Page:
The Emergency Vet…

chris-learns-emergency-and-critical-care

Accidents can and will happen, most often when you are not expecting them, and medicine is not cheap. This is especially so when it happens when your normal vet is not open, as then you are often sent to a specialist emergency vet, which is almost like an A&E department for pets. The vets here are trained to save your pets life; in addition to specialist training they have access to the important equipment and drugs necessary to do this.

Over the next 4 days I have been invited to join Vets Now one of the UK’s leading providers of Emergency Centres for Pets that have been in accidents or are seriously ill. I’m excited to learn a lot of things to help with emergencies, yet I am apprehensive about how intense it will be and how little I know.

I’ve been invited into two different centres in two different cities so I can see a range of different patients and learn from several different vets.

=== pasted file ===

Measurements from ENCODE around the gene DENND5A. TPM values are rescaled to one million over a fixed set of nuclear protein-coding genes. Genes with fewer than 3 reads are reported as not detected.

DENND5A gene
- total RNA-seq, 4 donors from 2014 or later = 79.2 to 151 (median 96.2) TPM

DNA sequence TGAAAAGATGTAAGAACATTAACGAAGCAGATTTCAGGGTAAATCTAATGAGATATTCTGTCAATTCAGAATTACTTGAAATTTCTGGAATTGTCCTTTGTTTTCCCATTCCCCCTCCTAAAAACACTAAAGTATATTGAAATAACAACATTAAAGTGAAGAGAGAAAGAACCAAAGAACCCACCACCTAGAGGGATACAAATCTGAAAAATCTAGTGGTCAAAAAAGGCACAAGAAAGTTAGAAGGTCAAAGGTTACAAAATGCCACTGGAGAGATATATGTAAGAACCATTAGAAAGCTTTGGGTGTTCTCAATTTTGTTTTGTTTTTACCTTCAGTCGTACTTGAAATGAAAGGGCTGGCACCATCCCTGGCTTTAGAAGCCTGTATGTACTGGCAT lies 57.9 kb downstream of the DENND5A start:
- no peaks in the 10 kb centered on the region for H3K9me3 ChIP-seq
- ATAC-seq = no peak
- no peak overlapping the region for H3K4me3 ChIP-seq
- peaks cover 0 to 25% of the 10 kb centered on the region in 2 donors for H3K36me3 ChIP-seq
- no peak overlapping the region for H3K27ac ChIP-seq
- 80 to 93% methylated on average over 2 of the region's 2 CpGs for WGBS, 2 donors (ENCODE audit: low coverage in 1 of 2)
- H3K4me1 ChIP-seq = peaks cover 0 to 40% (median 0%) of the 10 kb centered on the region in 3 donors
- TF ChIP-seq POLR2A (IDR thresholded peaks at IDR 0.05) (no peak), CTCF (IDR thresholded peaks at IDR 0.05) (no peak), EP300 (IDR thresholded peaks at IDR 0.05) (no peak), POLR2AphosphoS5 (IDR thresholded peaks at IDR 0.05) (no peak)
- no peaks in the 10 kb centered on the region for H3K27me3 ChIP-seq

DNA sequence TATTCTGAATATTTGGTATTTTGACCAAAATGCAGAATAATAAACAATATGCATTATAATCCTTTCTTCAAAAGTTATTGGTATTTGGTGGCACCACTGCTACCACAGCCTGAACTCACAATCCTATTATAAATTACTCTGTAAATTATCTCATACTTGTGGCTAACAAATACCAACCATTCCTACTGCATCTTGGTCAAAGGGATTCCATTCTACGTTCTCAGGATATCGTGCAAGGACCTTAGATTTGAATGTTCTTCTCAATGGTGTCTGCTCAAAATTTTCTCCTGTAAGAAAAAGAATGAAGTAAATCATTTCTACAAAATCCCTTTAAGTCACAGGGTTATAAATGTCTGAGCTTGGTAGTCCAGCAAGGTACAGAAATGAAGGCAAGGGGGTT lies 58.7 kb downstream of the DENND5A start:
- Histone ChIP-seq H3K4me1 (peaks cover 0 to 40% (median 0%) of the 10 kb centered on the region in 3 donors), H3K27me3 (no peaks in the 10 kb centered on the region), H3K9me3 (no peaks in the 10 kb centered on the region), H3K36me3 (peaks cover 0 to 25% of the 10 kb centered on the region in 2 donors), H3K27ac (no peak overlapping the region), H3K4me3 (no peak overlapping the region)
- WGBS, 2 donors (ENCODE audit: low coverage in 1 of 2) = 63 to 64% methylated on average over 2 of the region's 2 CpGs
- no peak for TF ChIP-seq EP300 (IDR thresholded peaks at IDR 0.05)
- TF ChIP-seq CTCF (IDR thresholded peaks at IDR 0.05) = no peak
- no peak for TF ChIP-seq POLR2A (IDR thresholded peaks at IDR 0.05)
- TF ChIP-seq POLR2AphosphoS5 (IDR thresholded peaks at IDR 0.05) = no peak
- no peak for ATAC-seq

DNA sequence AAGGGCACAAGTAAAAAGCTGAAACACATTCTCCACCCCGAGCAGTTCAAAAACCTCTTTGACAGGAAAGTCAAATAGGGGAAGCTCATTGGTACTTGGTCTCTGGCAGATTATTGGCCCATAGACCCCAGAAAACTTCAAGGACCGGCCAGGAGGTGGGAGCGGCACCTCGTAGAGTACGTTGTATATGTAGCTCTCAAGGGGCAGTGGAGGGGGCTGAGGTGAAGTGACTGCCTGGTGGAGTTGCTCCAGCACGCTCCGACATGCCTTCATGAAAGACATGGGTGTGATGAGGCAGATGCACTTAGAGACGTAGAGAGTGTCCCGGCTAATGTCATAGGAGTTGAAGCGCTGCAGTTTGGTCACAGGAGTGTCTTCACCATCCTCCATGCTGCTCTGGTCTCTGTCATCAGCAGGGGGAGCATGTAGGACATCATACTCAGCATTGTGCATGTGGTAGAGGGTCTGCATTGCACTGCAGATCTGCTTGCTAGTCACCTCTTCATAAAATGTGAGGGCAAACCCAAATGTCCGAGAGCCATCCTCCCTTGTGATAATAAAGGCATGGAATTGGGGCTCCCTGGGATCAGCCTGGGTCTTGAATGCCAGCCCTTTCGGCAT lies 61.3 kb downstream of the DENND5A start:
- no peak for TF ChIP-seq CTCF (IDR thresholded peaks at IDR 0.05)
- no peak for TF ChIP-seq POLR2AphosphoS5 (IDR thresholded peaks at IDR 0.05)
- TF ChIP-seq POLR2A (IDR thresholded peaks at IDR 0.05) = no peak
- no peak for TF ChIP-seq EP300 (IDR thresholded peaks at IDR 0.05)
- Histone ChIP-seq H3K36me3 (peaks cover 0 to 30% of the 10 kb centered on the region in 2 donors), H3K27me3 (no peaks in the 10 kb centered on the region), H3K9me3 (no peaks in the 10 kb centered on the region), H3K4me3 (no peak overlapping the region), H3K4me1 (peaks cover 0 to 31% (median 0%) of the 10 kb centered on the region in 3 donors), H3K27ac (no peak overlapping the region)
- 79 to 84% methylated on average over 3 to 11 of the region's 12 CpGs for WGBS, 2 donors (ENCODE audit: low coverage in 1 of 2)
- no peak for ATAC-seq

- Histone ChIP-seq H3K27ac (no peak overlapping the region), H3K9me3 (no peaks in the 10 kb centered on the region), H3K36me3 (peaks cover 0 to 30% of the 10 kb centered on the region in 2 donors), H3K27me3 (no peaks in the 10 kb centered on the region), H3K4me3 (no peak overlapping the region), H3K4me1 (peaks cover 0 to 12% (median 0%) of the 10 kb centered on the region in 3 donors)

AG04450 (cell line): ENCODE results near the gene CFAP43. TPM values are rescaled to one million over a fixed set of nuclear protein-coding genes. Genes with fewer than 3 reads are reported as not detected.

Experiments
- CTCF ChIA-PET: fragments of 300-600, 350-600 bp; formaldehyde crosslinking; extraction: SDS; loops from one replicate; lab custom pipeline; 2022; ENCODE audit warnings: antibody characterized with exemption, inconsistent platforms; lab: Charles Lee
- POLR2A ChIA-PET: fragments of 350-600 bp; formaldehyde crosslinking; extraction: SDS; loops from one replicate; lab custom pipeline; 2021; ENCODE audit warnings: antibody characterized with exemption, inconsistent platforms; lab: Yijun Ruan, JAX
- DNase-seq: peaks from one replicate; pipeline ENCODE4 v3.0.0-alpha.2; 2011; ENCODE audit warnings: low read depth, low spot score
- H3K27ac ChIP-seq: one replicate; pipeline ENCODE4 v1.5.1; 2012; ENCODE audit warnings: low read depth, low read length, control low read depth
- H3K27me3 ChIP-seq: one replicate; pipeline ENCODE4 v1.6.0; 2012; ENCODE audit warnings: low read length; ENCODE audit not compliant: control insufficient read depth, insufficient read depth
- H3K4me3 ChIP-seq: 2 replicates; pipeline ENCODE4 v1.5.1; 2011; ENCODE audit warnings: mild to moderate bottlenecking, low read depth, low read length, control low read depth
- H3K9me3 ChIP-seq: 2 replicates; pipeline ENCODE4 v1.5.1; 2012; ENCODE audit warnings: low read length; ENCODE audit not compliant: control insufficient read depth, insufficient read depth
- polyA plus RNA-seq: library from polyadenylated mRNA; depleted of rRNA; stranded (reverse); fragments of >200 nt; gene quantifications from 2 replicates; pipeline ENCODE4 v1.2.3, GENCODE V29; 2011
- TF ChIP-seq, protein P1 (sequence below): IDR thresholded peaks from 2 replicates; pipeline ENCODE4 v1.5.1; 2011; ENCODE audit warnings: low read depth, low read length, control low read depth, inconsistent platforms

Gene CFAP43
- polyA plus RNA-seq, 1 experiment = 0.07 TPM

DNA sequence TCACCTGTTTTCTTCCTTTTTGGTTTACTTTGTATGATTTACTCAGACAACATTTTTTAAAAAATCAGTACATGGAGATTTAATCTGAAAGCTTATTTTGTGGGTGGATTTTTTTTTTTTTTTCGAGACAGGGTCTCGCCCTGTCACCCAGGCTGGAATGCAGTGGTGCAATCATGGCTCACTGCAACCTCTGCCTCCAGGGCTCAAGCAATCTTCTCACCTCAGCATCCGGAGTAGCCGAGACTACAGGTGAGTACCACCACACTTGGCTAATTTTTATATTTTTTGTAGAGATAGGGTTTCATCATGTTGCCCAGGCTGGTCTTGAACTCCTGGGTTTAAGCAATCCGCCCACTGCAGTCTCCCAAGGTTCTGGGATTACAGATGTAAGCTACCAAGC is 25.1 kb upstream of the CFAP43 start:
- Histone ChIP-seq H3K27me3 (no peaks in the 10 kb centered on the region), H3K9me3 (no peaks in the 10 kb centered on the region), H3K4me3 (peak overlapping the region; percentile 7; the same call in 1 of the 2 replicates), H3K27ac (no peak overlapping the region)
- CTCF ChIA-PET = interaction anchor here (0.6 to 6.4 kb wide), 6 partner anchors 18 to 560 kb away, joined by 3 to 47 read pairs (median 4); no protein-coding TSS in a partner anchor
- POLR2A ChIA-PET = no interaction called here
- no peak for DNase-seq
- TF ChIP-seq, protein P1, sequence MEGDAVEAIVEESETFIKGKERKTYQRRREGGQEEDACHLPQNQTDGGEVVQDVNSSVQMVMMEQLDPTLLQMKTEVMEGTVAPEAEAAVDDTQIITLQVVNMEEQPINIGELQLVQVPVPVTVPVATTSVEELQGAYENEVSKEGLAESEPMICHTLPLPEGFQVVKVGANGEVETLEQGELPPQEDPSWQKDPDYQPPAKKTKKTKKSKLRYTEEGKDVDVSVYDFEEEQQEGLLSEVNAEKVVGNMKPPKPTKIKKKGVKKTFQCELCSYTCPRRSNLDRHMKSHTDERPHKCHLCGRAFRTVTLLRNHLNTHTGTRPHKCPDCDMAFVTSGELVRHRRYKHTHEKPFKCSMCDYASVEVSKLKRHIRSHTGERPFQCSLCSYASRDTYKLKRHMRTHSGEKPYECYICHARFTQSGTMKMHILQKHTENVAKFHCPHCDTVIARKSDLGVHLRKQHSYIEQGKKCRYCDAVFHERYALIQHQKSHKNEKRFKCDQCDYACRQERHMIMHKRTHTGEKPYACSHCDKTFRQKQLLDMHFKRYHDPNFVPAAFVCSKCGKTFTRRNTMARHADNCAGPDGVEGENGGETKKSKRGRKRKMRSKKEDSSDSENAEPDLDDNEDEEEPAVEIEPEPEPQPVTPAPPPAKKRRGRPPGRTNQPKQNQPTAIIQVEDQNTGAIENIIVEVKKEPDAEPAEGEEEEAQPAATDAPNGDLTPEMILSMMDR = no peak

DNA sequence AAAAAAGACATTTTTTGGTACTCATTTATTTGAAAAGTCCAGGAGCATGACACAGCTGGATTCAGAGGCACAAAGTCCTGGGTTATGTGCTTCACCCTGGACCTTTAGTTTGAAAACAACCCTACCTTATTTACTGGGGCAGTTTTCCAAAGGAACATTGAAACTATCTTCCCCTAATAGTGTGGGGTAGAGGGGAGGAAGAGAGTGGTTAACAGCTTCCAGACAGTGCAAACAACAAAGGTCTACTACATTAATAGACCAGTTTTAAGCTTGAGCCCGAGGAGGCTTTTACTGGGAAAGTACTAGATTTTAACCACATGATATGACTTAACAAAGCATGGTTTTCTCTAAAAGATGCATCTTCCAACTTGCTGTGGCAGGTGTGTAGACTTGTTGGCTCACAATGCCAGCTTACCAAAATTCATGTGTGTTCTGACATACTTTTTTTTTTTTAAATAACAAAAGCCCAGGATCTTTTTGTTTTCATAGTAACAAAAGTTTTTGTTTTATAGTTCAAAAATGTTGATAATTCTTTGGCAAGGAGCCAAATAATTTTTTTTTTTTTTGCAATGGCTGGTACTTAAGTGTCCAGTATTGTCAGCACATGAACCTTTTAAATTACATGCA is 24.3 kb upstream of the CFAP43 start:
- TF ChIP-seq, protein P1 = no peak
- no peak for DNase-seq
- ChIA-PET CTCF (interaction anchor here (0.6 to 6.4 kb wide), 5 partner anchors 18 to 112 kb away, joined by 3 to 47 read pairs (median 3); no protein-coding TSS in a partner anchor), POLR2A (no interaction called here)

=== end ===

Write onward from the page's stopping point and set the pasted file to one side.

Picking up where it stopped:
The first centre I am at just for the weekend, expecting to be there from 12 lunchtime until 7pm Saturday evening. Then again all day on Sunday from 8:30am until evening again with night staff taking over to continue to provide the care needed.

The second centre I am on overnights on Monday and Tuesday from around 6pm until the next morning as the normal overnight shift is 15 hours long. This centre also takes patients from the PDSA charity so is expected to be a lot busier.

During this time I’ve been allowed to tweet – so keep an eye on my twitter feed @vetschooldiary for live updates from behind the scenes as it happens.

And off course I will be blogging my experience as well (potentially once I’ve managed to catch up on sleep!).